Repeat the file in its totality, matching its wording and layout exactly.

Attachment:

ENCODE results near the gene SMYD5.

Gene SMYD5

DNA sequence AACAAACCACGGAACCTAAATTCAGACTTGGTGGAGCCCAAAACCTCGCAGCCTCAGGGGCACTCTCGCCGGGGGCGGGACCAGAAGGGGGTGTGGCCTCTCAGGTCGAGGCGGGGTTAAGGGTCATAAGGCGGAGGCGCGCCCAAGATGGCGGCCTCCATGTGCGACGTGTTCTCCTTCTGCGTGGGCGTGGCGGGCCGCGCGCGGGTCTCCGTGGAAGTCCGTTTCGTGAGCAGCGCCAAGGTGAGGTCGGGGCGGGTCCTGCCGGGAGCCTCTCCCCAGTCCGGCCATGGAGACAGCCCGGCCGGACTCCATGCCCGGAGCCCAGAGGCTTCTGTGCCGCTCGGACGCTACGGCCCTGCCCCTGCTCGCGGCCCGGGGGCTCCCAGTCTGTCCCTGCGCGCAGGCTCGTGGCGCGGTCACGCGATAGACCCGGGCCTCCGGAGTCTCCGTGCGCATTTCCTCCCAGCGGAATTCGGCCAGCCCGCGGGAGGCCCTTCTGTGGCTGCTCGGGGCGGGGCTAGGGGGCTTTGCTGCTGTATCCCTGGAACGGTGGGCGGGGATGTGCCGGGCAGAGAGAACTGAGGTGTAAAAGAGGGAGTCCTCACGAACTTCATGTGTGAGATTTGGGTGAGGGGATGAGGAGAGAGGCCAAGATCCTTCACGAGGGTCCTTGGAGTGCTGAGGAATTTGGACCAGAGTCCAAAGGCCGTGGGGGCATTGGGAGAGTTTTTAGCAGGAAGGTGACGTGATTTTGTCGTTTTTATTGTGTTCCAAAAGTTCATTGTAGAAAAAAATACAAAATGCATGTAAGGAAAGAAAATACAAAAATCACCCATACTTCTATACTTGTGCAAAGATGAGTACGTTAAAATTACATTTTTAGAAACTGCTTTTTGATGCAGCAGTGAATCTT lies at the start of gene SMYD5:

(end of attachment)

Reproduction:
ENCODE results near the gene SMYD5.

Gene SMYD5

DNA sequence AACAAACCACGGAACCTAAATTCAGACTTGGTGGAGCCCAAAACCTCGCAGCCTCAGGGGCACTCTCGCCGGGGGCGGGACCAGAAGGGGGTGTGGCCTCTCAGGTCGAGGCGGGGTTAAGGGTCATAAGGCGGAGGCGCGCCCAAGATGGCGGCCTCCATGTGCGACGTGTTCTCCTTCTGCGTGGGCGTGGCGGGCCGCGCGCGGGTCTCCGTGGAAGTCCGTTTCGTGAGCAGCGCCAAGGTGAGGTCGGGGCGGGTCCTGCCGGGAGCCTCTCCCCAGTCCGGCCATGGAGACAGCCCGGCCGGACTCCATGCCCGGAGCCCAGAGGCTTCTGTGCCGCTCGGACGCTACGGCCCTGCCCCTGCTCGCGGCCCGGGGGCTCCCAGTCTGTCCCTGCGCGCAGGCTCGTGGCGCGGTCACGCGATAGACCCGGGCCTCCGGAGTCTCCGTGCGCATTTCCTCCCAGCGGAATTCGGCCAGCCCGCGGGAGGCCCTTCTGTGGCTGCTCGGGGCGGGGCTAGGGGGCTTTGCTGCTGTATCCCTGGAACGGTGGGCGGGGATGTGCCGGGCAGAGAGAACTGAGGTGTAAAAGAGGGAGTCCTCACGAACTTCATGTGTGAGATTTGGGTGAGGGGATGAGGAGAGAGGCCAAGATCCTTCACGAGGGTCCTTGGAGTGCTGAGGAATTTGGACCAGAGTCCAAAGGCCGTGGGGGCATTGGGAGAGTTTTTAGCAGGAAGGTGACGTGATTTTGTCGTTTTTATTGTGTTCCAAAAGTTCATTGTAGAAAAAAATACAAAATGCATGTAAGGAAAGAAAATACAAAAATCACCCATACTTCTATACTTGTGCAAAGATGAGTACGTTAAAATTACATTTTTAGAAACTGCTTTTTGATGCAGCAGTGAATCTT lies at the start of gene SMYD5: